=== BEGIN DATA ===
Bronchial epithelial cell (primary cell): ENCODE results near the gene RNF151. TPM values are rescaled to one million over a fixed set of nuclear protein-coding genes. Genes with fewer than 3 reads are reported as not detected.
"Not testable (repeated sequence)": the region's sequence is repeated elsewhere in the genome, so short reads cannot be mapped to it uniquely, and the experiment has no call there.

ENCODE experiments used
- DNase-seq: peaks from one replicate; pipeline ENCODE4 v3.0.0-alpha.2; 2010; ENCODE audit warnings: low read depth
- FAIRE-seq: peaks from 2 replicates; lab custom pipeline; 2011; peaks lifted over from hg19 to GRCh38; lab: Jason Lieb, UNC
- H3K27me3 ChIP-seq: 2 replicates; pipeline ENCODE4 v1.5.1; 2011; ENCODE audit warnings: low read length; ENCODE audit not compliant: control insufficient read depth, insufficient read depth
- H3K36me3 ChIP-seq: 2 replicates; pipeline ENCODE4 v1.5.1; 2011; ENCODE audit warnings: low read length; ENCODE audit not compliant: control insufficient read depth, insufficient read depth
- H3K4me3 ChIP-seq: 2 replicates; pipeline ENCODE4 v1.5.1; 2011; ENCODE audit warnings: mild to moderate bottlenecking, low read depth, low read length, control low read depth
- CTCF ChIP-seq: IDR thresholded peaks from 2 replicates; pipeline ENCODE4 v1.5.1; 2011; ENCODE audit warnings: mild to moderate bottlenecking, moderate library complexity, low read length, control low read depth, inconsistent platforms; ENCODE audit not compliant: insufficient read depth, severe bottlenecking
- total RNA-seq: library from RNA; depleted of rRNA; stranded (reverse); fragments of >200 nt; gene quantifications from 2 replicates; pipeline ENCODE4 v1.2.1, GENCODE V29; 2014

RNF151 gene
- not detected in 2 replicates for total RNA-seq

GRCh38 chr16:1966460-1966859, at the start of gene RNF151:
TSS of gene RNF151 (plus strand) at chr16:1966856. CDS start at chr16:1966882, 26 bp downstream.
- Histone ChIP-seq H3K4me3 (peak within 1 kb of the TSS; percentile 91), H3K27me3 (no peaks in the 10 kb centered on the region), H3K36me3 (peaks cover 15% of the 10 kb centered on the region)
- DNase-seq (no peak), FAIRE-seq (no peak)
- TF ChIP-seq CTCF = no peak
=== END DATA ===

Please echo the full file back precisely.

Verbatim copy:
Bronchial epithelial cell (primary cell): ENCODE results near the gene RNF151. TPM values are rescaled to one million over a fixed set of nuclear protein-coding genes. Genes with fewer than 3 reads are reported as not detected.
"Not testable (repeated sequence)": the region's sequence is repeated elsewhere in the genome, so short reads cannot be mapped to it uniquely, and the experiment has no call there.

ENCODE experiments used
- DNase-seq: peaks from one replicate; pipeline ENCODE4 v3.0.0-alpha.2; 2010; ENCODE audit warnings: low read depth
- FAIRE-seq: peaks from 2 replicates; lab custom pipeline; 2011; peaks lifted over from hg19 to GRCh38; lab: Jason Lieb, UNC
- H3K27me3 ChIP-seq: 2 replicates; pipeline ENCODE4 v1.5.1; 2011; ENCODE audit warnings: low read length; ENCODE audit not compliant: control insufficient read depth, insufficient read depth
- H3K36me3 ChIP-seq: 2 replicates; pipeline ENCODE4 v1.5.1; 2011; ENCODE audit warnings: low read length; ENCODE audit not compliant: control insufficient read depth, insufficient read depth
- H3K4me3 ChIP-seq: 2 replicates; pipeline ENCODE4 v1.5.1; 2011; ENCODE audit warnings: mild to moderate bottlenecking, low read depth, low read length, control low read depth
- CTCF ChIP-seq: IDR thresholded peaks from 2 replicates; pipeline ENCODE4 v1.5.1; 2011; ENCODE audit warnings: mild to moderate bottlenecking, moderate library complexity, low read length, control low read depth, inconsistent platforms; ENCODE audit not compliant: insufficient read depth, severe bottlenecking
- total RNA-seq: library from RNA; depleted of rRNA; stranded (reverse); fragments of >200 nt; gene quantifications from 2 replicates; pipeline ENCODE4 v1.2.1, GENCODE V29; 2014

RNF151 gene
- not detected in 2 replicates for total RNA-seq

GRCh38 chr16:1966460-1966859, at the start of gene RNF151:
TSS of gene RNF151 (plus strand) at chr16:1966856. CDS start at chr16:1966882, 26 bp downstream.
- Histone ChIP-seq H3K4me3 (peak within 1 kb of the TSS; percentile 91), H3K27me3 (no peaks in the 10 kb centered on the region), H3K36me3 (peaks cover 15% of the 10 kb centered on the region)
- DNase-seq (no peak), FAIRE-seq (no peak)
- TF ChIP-seq CTCF = no peak